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Top 10 Most Indelible TV Drama Series Characters

Our salute to The Sopranos continues with a countdown of TV's 10 most enduring, indelible drama series characters. This is a really tough list to compile, and it doesn't include miniseries or people playing themselves. Otherwise Robert Duvall's Gus McCrae from Lonesome Dove and Alfred Hitchcock's hammy introductions to his suspense anthology series would be very much in contention. OK, let's play. And as always, your comments are both welcome and important.

10. Jessica Fletcher (Murder, She Wrote) -- Very seldom watched it myself, but millions upon millions did during the show's 12-season run on CBS. Angela Lansbury's homey portrayal of Cabot Cove, Maine's amateur sleuth made her a mega-star after years of comparative obscurity on Broadway and in movies.

9. Andy Sipowicz (NYPD Blue) -- Ipso this. Dennis Franz's self-destructive Manhattan dick carried this first-rate series through four partners and numerous other cast shakeups. Rough, tough, gruff Sipowicz made it possible for the even darker detective Vic Mackey to run amuck on The Shield. He was a force to be reckoned with on a show that never could have done without him.

8. Perry Mason (Perry Mason) -- Peerless Perry was played to perfection by stocky Raymond Burr, who wore suits, ties and airs of superiority while breaking down wrongdoers in a court of law. End games often began with "Isn't it true . . . ?" Well, of course it was, and Perry knew it. Years after the Perry Mason series ran its course, Burr returned to play the character in a series of popular NBC movies. He had a beard by then, and more bulk, too. Still, he always won.

7. Davy Crockett (The Adventures of Davy Crockett) -- Fess Parker starred in just five of Disney's Davy Crockett adventures in the 1950s. But they spoke to virtually every kid in the country, as did Davy's must-have coonskin cap. Parker owns a California winery now, with bottles of Frontier Red sporting an old Crockett picture. He went on to play basically the same part in NBC's Daniel Boone series, which ran from 1964-70. No one's ever been better bred to buckskin.

6. Marshall Matt Dillon (Gunsmoke) -- No TV character had the ride that James Arness did. Recommended for the part by John Wayne, he endured for 20 seasons as the stoic, heroic badge-wearing bossman of Dodge City, Kansas. The six feet, seven inch Arness literally towered over the prime-time terrain. And at the height of Gunsmoke's powers -- the No. 1 show from 1957-62 -- networks wanted 39 episodes a season. The show finally rode off in 1975, but Arness returned to the saddle to make five Gunsmoke movies from 1987-94.

5. Joe Friday (Dragnet) -- Jack Webb's laconic, all-business L.A. cop was much-parodied but never surpassed. Even Webb himself messed around with Friday on a famous Tonight Show sketch with Johnny Carson. Otherwise he both lived and believed in the part, playing Friday in two successful versions of the series. His "Nothin' but the facts" tagline arguably is the most-parroted in TV history.

4. J.R. Ewing (Dallas) -- Larry Hagman struck it rich as a Southfork oilman who lived in fear of his daddy, aimed to please his momma and intended to screw just about everyone else, either in a dirty deal or on a satin-sheeted mattress. J.R. Ewing's broadly drawn exploits became known the world over, especially after someone tried to kill him in prime-time's all-time cliffhanger. Whether being drilled or drilling for oil, he ruled the prime-time landscape as few characters ever have.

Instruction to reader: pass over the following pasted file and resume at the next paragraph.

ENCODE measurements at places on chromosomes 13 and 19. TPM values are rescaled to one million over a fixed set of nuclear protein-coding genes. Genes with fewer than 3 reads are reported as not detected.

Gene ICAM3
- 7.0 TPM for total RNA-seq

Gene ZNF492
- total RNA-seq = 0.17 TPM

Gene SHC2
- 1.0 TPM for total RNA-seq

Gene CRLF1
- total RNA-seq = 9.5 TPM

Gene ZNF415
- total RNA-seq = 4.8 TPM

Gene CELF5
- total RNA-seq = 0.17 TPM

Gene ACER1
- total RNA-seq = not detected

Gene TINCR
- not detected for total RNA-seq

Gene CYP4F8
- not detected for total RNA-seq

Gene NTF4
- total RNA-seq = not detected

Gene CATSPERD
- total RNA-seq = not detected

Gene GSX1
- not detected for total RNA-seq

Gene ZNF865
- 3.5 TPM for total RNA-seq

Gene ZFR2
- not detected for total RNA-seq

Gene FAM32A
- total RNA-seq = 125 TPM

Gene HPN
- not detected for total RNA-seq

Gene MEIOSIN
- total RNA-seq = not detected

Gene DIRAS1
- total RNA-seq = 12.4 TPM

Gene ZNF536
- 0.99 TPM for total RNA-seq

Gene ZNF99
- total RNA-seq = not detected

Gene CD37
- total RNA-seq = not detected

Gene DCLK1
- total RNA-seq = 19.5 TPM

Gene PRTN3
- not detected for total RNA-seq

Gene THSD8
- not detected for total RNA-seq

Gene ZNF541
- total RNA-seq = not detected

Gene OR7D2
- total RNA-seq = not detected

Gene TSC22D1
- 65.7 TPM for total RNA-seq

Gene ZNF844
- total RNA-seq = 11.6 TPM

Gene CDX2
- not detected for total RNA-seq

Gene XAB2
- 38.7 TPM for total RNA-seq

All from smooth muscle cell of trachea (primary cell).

3. Capt. James T. Kirk/Mr. Spock (Star Trek) -- You really can't have one without the other. Kirk and Spock were an intergalactic Lone Ranger and Tonto, with William Shatner emoting full-tilt while Leonard Nimoy kept his Vulcan character's feelings on the down-low. Anything but a matched pair, they're still joined at the hip at the peak of pop culture-dom. A Star Trek convention with both in attendance remains nothing less than an earthshaking event.

2. Columbo (Columbo) -- Peter Falk's rumpled, outwardly bumbling detective made crimesolving so easy a caveman could do it. Except that the Geico car commercials weren't upon us yet, making Columbo a true TV original who never fired a gun or threw a punch. "Just one more thing," he'd keep saying. At first wrongdoers humored him. Then they grew impatient. Finally they knew that he knew. The bumpkin had turned them into pumpkins. Luckily, the creators of the character couldn't get their first choice, Bing Crosby. So Falk stepped in and played the hell out of Columbo without even seeming to try. Beautiful.

1.Tony Soprano (The Sopranos) -- The haunted head man of the northern New Jersey Mafia has more layers than an Italian wedding cake. Vicious when threatened but vulnerable when spilling his guts, Tony Soprano lives in fear that he was never really loved. His sessions with Dr. Melfi eat away at his insecurities, but always leave something on the plate. Otherwise he's often Tony the Tiger, spilling others' blood in order to keep the blood money flowing.

Tony Soprano is the most complex TV character in the medium's history, and James Gandolfini's extraordinary portrayal will always be one for the ages. Roles such as this can eat an actor alive and render him useless for other screen or stage work. Being unbelievably great is in a way its own curse. But only Gandolfini could play television's single greatest character. Time and again, he's thoroughly made us believe that.